Wednesday, December 31, 2014
It's only a block long in the heart of the New York City's theater district and within three blocks of Rockefeller Center, Radio City Music Hall and St. Patrick's Cathedral, but West 47th Street between 5th and 6th avenues is where most diamonds imported into the U.S. find a brief home.
It's where they're bought, cut into sparkling jewelry pieces and sold.
If you've done your homework, know what to look for, are careful and good at haggling, the conventional wisdom is that you can save up to 50 percent on diamond and other jewelry purchases in the Diamond District when compared with what department and chain jewelry stores charge.
Few areas of the dynamic city have greater security. Inconspicuous video cameras cover the area like a blanket as police in street clothes and privately-hired security personnel keep an eye on shoppers and pedestrians.
On a sunny fall afternoon, the area had the feel of an ancient bazaar. Wall-to-wall people straddled both sides of the street. Brightly-lit windows displayed all kinds of diamond jewelry, and when stopping to look at one, invariably we'd be approached by a hawker, urging us to enter his place.
In several establishments, attempts to take pictures were discouraged by tough-looking, plainclothes security men.
About 2,600 independent businesses populate the narrow street. Many dealers are Orthodox and Hasidic Jews who still consummate their sales the old-fashioned way — with a handshake. By-laws of the Diamond Dealers Club, which arbitrates disputes, stipulate "any oral offer is binding among dealers, when agreement is expressed by the accepted words 'Mazel and Broche.' " (Yiddish for "good luck and blessing.")
In anthropologist author Renee Shield's book, "Diamond Stories: Enduring Change of 47th Street," she writes, "The diamond, a pebbly object transformed into a twinkling, astronomically priced jewel, has allowed Jews to transform themselves from rejected refugees of one country to respected businessmen of another."
Fleeing the Nazi Wehrmacht as it moved toward Antwerp and Amsterdam in the early '40s, they brought with them an expertise in cutting, setting and polishing diamonds. New York's Hasidim were attracted to the newcomers, and what grew into a lucrative business where they could work, pray and socialize with individuals with similar traditions.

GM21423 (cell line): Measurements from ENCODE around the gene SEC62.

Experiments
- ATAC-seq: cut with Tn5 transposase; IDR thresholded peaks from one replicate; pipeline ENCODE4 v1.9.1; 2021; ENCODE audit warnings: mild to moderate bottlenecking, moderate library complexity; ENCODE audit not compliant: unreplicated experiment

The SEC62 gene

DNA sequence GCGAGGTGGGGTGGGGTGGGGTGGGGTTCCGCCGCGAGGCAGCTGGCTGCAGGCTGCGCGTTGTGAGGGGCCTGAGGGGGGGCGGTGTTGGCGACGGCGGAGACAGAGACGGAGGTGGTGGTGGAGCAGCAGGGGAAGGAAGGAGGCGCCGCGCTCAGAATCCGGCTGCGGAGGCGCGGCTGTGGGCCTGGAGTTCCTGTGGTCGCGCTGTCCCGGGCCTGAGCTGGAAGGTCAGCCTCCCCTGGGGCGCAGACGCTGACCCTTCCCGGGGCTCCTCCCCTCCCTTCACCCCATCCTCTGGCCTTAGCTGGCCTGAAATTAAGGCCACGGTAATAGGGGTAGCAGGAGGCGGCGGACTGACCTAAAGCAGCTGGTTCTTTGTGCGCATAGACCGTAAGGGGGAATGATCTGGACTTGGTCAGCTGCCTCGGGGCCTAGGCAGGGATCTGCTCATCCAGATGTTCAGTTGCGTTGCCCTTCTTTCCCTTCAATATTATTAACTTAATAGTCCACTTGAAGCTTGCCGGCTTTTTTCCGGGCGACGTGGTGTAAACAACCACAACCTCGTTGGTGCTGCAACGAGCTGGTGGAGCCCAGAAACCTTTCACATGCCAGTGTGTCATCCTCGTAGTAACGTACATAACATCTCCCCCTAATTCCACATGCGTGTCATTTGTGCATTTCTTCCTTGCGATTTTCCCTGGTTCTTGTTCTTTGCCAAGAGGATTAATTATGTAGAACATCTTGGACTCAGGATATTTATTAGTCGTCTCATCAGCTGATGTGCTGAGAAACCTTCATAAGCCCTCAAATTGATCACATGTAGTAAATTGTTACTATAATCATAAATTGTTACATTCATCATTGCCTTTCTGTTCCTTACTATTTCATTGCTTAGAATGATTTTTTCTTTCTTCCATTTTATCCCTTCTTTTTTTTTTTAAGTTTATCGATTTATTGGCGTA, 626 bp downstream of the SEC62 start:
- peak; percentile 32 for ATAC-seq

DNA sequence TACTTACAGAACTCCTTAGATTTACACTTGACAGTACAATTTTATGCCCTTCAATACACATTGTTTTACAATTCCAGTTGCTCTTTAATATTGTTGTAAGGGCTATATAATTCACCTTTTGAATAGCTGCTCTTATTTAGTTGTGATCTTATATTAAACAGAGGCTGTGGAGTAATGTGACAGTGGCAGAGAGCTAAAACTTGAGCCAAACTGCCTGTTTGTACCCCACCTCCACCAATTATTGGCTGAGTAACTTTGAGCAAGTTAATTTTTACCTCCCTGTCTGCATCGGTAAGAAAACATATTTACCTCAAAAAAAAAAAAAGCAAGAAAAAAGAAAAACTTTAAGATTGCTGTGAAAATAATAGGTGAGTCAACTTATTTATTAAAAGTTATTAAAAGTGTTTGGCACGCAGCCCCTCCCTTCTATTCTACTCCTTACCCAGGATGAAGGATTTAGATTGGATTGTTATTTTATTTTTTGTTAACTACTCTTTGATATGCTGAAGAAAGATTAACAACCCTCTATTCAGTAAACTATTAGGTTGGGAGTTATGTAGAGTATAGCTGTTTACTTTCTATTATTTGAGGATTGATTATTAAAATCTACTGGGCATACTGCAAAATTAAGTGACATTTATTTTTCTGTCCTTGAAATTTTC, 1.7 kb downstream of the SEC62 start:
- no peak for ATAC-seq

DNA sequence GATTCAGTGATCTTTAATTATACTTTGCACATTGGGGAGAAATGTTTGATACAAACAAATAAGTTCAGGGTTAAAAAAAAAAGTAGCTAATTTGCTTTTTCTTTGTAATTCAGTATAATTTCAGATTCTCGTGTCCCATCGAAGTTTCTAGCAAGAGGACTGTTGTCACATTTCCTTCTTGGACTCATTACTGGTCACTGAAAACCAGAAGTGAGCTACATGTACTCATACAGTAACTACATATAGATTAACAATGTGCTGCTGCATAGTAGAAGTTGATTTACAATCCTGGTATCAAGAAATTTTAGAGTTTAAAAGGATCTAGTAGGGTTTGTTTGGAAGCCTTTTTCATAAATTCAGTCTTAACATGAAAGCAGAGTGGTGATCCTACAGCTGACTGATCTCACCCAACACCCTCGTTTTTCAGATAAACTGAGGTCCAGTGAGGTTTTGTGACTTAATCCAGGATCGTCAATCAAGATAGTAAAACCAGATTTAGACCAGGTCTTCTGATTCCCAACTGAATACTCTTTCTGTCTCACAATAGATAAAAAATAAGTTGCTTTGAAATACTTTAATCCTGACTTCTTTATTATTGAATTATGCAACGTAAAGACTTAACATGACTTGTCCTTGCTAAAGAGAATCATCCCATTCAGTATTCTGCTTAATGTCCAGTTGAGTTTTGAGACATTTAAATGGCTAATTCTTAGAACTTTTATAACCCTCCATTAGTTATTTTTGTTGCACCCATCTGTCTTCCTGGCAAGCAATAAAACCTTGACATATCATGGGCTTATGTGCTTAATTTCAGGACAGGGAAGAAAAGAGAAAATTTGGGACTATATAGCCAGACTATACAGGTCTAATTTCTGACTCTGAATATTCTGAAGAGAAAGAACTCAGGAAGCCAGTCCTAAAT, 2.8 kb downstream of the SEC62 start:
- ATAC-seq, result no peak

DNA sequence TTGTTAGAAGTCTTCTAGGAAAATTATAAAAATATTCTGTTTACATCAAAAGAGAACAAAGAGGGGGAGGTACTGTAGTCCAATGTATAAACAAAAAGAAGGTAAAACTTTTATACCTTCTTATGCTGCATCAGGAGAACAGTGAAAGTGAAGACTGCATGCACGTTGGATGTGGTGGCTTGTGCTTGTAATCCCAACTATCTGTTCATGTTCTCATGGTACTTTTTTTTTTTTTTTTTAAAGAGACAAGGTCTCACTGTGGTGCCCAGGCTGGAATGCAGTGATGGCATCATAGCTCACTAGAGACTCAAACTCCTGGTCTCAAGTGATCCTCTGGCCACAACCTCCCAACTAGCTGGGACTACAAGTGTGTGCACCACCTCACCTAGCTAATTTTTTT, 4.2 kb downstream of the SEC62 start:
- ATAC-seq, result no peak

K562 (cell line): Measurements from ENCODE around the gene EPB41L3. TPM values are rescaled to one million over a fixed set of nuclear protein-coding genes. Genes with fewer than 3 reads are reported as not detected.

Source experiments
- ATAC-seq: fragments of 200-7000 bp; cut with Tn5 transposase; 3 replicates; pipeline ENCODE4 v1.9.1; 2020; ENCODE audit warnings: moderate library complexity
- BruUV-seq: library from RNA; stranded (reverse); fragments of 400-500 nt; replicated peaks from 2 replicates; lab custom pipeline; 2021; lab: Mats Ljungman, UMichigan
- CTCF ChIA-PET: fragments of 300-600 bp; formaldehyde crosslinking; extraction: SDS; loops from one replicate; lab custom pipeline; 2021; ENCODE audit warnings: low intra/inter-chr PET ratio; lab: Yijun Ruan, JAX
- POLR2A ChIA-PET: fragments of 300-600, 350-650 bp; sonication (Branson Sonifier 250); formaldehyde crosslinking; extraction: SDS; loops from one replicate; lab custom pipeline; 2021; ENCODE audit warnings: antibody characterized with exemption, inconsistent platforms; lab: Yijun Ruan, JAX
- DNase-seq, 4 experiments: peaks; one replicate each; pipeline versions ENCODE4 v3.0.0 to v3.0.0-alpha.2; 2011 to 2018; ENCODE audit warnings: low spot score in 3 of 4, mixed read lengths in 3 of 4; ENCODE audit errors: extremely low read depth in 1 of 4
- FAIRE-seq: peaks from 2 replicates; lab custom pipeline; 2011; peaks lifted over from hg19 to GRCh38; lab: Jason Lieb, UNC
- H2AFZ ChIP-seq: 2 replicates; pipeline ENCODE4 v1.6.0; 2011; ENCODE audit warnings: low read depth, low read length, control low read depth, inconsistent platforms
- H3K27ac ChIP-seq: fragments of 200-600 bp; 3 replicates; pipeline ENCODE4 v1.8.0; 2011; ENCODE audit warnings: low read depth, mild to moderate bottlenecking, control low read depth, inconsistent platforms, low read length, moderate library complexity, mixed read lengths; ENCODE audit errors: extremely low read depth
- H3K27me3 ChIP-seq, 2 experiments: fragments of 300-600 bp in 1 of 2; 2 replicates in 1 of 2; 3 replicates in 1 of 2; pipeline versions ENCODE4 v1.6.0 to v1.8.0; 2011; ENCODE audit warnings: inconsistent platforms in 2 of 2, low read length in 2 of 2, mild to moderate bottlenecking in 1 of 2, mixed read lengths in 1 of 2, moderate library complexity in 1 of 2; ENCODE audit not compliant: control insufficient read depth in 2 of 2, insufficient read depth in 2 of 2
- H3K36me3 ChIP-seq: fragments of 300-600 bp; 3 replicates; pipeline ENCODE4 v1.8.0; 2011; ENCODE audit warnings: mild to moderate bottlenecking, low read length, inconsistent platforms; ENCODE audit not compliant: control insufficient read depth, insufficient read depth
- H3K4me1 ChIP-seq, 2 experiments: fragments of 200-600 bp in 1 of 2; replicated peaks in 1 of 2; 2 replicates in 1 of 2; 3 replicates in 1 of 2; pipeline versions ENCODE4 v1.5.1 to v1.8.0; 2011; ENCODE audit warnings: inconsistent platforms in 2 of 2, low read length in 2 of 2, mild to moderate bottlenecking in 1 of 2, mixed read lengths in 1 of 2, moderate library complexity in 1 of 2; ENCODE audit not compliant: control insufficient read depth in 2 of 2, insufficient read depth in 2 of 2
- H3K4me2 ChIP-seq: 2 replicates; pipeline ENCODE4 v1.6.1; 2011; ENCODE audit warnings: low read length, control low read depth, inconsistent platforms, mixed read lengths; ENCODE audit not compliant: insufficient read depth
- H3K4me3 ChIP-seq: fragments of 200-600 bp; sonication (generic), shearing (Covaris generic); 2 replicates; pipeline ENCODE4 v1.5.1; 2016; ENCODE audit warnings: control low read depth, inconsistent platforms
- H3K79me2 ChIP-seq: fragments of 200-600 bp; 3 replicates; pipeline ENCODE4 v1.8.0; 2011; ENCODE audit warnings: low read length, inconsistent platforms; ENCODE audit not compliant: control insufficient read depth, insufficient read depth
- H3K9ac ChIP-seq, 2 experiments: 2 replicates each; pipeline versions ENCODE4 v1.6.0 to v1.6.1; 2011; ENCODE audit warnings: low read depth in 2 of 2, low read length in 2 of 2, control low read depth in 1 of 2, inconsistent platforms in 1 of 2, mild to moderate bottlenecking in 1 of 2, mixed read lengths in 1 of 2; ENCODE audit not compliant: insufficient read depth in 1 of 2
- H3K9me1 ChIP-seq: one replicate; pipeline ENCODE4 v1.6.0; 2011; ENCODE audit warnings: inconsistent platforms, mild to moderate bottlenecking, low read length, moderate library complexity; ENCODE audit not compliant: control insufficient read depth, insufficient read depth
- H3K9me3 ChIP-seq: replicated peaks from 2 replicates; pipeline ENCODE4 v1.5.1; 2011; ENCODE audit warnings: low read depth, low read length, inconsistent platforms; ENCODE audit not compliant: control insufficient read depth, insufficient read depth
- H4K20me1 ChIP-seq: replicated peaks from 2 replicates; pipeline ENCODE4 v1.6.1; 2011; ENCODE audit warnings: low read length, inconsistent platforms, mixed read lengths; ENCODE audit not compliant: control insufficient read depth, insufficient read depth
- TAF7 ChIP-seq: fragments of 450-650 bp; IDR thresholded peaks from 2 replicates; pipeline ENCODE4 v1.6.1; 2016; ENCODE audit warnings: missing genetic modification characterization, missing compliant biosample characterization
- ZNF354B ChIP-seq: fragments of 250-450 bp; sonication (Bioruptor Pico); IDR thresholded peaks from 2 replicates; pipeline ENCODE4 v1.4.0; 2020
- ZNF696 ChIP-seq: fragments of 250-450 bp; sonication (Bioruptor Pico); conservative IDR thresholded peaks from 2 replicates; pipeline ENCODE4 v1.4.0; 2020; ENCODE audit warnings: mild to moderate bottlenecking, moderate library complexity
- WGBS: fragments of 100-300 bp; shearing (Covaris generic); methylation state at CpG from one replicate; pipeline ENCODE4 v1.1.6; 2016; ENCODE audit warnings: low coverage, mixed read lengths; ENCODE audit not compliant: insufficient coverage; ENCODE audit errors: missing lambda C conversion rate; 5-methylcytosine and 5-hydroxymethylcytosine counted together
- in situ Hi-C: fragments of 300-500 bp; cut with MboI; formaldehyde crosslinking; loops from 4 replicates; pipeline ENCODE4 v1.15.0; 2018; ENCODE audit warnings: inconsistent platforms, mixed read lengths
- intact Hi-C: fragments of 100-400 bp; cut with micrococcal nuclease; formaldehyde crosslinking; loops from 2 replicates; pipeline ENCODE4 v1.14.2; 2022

Forty-seventh street was part of the city's garment district before World War II. Literally speaking, what has emerged in 70-plus years from those common interests is an extraordinary rags-to-riches tale, chronicling the development of the one-block area as America's diamond capital.
Some 60,000 jobs could be affected if the district were ever to fade away. Some 35,000 people work on the block itself and 25,000 more support its businesses. Examples: gemological institutes, restaurants, security companies and delivery services, among others.
Talk to merchants and you learn these are not the best of times for the trade. Globalization has wrought increased competition from lower- priced labor operations in China and India.
Internet entrepreneurs plus the availability of look-alike manufactured gems also have impacted the street, and "Blood Diamonds," a 2009 movie, depicting how diamonds fuel warlords' crimes in West Africa, did not help.
The business used to be simple, dealers say, but a retail sale today usually involves considerable paperwork, including a gemological certification, appraisal, written guarantee and receipt.
For assurance of a diamond's authenticity and rating, one need only go around the corner to 580 Fifth Ave., headquarters of the Gemological Institute of America (GIA), considered the benchmark diamond authority.
"We don't appraise them," said an institute spokeswoman. "That's a different specialty. We only grade and certify a gem's quality."
The GIA grading price depends on the size of the diamond. It can range as little a $32 for a 15-point stone to $105 for a carat. The going price on the street for an appraisal is $75 per carat.
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